James over at Grognardia had a post this morning questioning both the apparent loss of the Rival Adventuring Party (hereafter "RAP") in D&D as well as the amount of information required by a DM to utilize said RAP.
His post got me to thinking. I'm in the camp that likes to have these NPCs mapped out and statted as much as possible. I find it's easier to have a pool of random information to draw on rather than try and come up with it on the fly.
In other words, I like to consider myself a sandbox DM, but a prepared sandbox DM. Let me explain; no, that will take too long...let me sum up. I have a large binder for each of my sandbox games: those big hefty 3"+ binders. Each one is filled with lists of NPCs, descriptions of people, places, things. Random treasure. Maps. Things like this. These binders are constantly expanding as the campaign progresses; if I find something I like or something I need, it goes in there. Each binder is tabbed and organized in what I call a "chaotic anal-retentive style." Included among these binders are several pre-prepared NPC RAPs. I even have separate thumb drives for each campaign; much of the information in the corresponding binder is duplicated in digital form on the drives. This is not only for backup, but also ease of use.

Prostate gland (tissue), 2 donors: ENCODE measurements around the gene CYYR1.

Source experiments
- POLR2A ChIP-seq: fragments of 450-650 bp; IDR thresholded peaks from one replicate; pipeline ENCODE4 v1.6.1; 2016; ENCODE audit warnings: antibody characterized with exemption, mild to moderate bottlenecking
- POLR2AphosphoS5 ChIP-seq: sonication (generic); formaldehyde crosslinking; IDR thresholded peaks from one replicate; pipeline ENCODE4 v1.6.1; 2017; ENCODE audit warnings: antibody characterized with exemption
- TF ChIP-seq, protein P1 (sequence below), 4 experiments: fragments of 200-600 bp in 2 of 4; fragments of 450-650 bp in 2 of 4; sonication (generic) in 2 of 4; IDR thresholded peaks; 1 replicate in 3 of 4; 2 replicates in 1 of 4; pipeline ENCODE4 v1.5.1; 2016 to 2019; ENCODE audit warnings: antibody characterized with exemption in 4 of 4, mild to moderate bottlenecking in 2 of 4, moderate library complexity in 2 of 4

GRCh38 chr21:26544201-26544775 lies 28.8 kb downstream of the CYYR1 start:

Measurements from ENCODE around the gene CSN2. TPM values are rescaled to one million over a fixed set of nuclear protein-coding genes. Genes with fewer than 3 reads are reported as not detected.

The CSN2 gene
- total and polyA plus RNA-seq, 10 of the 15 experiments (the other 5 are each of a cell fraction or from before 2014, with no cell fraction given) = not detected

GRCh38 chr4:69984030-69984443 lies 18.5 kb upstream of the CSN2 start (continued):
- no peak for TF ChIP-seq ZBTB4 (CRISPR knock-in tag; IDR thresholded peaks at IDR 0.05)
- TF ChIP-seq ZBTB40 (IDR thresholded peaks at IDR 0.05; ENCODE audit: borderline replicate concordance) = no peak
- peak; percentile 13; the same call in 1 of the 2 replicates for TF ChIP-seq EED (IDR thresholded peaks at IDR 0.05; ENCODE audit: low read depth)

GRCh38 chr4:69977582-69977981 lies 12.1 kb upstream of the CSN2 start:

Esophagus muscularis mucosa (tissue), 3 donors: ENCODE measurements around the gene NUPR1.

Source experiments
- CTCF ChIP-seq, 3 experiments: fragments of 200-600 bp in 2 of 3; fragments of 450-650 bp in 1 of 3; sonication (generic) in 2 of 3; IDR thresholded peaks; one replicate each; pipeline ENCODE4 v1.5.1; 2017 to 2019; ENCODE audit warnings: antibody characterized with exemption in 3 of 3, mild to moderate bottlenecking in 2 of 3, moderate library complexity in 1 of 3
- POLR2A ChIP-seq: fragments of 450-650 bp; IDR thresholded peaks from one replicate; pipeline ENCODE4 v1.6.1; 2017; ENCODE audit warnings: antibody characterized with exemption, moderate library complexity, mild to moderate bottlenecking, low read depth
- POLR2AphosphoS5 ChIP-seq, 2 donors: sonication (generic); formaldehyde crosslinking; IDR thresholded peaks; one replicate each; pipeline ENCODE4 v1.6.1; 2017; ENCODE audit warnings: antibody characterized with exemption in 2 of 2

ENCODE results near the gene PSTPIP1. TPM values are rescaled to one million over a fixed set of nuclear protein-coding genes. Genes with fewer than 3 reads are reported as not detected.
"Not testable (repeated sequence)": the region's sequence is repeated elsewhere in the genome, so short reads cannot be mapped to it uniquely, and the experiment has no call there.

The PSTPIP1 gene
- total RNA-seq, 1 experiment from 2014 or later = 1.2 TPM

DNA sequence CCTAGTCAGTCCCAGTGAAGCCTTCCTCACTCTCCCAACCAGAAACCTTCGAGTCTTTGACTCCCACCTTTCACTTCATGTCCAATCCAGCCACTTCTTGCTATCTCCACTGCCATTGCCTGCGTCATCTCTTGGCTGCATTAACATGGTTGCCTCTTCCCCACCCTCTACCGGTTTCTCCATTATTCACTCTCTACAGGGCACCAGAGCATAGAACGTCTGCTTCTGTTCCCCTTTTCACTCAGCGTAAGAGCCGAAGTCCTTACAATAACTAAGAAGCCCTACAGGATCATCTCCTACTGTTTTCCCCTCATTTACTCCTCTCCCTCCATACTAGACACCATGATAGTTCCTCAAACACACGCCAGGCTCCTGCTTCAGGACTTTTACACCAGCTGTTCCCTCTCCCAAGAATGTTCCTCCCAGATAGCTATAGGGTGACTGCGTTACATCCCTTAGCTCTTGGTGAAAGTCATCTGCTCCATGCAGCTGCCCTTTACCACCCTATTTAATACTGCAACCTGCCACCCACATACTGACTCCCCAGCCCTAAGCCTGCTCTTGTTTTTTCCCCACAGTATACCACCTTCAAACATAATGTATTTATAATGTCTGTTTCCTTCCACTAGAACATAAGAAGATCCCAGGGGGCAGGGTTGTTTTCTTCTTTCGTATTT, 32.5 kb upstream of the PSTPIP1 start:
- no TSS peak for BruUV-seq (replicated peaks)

My groups largely use a program called DMGenie. It was the best 3.5 electronic support we found years ago; sadly it's now all but defunct. Fortunately, we have enough coding knowledge among the groups that we can still make it work for our uses. Each of my thumb drives has an NPC file for each of my NPCs, monsters, and yes, the RAPs, just so that they can be quickly plugged in to the program and included in an encounter when needed.
Again: it's partly my own anal-retentive nature that requires this level of preparation. But my DM-style also dictates that I have this information and my players expect a certain level of detail. It may not be completely spontaneous, but it comes as close as I am comfortable. Don't get me wrong: I still love and use the random tables. I just like to have some details already mapped out for me and ready for use when called upon. I find that it honestly takes very little extra preparation time; it's something I can do while the television is on or while waiting for my wife to finish shopping. It certainly feels better filling time this way when compared to the pressure of having six player stare at you while you try and create an NPC's description on the fly (and then try and remember what you said so that it can go in your DM's campaign notebook).
For the next week or so, I'm going to dig into my files and share a few of these individuals with you.